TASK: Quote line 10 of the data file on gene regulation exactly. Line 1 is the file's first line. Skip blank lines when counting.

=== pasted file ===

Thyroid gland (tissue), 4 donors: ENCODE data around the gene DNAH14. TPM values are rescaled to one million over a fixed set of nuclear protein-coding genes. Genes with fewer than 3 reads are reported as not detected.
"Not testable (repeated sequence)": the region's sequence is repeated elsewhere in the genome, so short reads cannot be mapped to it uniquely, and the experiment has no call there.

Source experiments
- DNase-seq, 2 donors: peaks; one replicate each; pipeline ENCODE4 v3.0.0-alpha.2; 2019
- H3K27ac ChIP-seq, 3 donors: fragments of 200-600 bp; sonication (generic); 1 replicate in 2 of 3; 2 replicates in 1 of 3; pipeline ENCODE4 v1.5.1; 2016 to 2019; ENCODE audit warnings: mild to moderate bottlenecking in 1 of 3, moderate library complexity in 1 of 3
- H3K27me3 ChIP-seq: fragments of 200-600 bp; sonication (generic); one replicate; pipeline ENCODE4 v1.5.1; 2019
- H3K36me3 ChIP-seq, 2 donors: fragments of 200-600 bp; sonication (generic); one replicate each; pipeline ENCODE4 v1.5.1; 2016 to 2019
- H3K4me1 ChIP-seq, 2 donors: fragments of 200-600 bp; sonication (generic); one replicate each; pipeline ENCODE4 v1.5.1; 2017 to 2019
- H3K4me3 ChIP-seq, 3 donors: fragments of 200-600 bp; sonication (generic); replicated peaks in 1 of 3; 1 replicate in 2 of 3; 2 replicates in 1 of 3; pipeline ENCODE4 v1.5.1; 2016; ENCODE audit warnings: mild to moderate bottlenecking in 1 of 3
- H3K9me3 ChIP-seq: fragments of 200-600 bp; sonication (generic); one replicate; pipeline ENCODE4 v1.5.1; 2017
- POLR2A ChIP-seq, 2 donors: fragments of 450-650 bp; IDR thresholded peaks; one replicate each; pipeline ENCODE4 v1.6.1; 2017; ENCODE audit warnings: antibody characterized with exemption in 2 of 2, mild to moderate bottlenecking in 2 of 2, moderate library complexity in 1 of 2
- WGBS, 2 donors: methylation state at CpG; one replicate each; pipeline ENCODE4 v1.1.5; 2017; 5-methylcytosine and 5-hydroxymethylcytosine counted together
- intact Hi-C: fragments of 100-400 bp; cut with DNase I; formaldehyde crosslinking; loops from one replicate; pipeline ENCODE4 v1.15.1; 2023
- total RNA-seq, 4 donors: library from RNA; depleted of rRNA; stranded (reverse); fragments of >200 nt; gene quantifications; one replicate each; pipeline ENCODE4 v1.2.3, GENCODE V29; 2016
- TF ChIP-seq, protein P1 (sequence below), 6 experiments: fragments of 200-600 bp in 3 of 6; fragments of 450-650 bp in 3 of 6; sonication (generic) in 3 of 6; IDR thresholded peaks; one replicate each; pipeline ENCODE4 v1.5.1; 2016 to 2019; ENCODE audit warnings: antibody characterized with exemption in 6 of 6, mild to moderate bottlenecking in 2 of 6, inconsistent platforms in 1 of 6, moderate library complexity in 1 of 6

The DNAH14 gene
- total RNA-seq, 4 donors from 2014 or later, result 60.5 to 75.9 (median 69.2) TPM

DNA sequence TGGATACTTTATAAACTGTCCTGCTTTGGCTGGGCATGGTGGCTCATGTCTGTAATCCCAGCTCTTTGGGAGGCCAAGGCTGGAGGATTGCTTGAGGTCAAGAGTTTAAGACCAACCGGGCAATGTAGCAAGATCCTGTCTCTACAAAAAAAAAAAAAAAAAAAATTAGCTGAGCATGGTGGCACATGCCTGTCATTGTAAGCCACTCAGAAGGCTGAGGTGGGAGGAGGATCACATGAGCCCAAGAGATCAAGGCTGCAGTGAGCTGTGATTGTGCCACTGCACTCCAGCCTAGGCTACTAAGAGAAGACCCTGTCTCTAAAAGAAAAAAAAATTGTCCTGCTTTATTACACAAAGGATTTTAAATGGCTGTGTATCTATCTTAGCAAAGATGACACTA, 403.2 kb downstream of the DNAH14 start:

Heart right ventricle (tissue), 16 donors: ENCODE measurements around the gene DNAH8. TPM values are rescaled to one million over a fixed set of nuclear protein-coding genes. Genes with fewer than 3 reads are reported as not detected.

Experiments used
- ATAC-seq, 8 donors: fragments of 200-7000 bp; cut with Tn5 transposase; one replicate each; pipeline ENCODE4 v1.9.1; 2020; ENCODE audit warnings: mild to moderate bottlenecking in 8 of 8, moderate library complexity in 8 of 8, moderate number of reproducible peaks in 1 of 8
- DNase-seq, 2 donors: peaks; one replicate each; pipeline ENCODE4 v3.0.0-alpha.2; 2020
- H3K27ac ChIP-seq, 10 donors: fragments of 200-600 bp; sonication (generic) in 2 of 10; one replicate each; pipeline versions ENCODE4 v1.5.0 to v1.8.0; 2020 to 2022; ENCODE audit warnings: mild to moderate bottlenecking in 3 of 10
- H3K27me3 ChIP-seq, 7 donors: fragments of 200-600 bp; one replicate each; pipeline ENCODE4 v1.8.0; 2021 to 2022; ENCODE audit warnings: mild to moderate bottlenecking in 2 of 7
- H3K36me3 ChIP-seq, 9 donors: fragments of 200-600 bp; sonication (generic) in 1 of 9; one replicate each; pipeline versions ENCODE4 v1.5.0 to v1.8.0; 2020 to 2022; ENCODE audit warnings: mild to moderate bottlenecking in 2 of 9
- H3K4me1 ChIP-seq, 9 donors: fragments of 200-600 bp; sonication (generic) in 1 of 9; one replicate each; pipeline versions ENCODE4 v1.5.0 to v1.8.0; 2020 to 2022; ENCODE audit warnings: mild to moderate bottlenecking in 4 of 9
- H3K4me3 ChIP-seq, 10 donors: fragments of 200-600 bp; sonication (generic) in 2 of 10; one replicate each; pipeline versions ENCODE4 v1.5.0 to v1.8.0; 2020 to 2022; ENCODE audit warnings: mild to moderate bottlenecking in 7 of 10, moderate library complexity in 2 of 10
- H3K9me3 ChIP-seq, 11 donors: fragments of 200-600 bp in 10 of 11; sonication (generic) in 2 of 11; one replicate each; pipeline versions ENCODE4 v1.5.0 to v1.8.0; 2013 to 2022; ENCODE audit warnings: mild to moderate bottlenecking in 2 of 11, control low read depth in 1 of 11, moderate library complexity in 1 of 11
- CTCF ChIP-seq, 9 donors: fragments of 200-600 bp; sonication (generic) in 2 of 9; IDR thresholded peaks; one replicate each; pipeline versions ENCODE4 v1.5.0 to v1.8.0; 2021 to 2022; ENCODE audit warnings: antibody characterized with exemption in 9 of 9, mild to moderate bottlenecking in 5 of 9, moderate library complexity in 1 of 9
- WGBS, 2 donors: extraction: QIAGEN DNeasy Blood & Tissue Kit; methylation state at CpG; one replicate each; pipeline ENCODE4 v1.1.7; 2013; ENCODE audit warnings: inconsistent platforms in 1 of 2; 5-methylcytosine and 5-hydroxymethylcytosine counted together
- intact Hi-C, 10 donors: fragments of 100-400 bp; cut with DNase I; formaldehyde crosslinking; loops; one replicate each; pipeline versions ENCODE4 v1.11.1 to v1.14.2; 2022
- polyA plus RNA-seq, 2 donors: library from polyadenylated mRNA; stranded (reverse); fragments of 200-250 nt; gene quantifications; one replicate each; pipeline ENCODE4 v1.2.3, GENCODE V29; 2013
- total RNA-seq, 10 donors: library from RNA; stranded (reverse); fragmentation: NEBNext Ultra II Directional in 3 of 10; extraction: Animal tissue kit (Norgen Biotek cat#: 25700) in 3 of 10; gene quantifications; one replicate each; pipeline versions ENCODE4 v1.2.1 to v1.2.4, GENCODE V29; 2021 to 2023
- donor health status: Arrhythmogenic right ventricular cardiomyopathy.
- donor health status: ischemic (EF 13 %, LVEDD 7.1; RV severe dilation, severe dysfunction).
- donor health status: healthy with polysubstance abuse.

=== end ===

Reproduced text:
- H3K9me3 ChIP-seq: fragments of 200-600 bp; sonication (generic); one replicate; pipeline ENCODE4 v1.5.1; 2017